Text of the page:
If you’re thinking about starting a family it’s time to think about your dental health seriously. With recent studies, the connection between your oral health before pregnancy and during pregnancy is becoming clearer and clearer. Before pregnancy, it’s important to address dental health issues, because pregnancy may present your oral health with its own challenges. If you would like to learn more about this, please check out Chanhassen Family Dentistry.
What do you see from the research?
First of all, it does not endorse the tale of the old ladies that says you ‘re going to “loose a tooth for every pregnancy,” while losing teeth can result from inadequate dental treatment during pregnancy due to periodontal illness. (The tale of the old wives was based on the assumption that the body should dissolve a tooth to supply the developing child with additional calcium.) Some research findings which support the need for “pre-family dentistry” are as follows:
Several studies indicate a correlation between good oral health and fertility. Women pursuing fertility therapies were more likely to have gum bleeding and inflammation than their counterparts who could conceive without medication for fertility.
Gingivitis (often a precursor to more serious periodontal disease) occurs somewhere between 60 and 75 percent of pregnant women. Hormones related to pregnancy tend to increase incidence.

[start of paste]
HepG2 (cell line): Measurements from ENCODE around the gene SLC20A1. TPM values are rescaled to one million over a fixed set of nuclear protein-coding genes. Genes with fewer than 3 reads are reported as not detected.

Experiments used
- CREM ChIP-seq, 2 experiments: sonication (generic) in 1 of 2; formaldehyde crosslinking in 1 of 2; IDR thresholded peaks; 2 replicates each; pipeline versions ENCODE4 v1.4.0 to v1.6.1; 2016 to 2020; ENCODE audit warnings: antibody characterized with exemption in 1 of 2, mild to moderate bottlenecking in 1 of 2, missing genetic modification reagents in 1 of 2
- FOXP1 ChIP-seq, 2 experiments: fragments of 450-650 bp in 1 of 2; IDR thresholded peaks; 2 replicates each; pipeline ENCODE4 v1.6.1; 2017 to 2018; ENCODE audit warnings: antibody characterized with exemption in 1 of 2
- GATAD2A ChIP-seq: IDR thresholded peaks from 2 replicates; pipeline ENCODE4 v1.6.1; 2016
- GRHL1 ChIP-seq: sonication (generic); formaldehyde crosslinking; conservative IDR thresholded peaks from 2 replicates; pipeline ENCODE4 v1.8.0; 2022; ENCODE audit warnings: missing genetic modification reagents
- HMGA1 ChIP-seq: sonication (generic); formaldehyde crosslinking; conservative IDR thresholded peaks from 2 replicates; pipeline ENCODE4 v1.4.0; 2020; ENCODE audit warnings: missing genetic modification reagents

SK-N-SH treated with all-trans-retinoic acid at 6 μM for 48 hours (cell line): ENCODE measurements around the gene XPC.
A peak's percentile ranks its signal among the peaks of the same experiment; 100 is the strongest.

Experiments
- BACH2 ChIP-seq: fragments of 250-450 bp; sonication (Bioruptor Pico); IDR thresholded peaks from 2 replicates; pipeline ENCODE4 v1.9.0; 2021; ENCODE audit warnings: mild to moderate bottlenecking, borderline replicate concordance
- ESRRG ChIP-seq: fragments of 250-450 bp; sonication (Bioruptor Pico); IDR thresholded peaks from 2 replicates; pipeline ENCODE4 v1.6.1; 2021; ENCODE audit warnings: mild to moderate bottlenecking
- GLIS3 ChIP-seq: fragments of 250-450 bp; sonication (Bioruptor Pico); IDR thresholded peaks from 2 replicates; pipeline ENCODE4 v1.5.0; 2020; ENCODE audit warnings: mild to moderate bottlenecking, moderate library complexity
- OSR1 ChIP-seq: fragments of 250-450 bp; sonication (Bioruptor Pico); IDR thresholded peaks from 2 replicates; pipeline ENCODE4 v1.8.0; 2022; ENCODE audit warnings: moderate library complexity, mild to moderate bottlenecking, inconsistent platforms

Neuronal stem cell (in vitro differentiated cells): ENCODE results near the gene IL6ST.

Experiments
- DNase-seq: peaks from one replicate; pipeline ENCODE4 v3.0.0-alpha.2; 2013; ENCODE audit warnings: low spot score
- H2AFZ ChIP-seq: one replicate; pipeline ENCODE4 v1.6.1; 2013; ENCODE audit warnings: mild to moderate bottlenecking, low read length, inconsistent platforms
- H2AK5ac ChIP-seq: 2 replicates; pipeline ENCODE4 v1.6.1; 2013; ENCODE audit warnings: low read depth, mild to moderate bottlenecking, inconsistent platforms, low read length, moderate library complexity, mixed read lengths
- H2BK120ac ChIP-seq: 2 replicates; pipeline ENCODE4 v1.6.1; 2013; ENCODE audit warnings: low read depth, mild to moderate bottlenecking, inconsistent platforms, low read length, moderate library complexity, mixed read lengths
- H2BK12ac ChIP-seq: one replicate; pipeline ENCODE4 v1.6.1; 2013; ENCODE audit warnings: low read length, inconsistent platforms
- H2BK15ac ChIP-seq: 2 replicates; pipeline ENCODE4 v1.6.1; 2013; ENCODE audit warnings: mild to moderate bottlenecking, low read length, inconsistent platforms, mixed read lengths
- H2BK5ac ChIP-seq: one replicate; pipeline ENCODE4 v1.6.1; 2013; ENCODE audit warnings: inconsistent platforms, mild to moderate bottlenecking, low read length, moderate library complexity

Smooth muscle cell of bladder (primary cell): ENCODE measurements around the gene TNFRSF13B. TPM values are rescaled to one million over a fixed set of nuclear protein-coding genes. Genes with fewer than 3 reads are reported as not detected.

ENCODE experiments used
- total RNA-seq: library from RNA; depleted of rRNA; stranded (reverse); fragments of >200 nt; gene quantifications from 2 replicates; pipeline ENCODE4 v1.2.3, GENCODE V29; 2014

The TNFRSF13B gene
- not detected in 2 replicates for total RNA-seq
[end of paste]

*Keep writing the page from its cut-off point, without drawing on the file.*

One study suggests that women with gingivitis or other more severe gum disease are three times as likely before 37 weeks of delivery. Another study suggested that those with severe gum disease were seven times more likely to be delivering very early-32 weeks before.
Another study indicates that it is three times more likely to have a low birth weight (and related health risks) if the mother has gingivitis during pregnancy, regardless of whether the baby is carried to term or not.
Why are tumours in pregnancy?
As many as 10 percent of pregnant women may grow “pregnancy tumours”-named pyogenic granulomas more appropriately. While not cancerous, these growths on the gums can quickly bleed and can cause sufficient pain to require removal in some situations. They can also return if removed. Normally after birth they go away on their own.
How would you do when you got pregnant?
Regularly brush and floss to prevent plaque build-up which can cause gingivitis. For routine dental check-ups, visit your family dental office, and get your teeth cleaned to avoid any plaque build-up.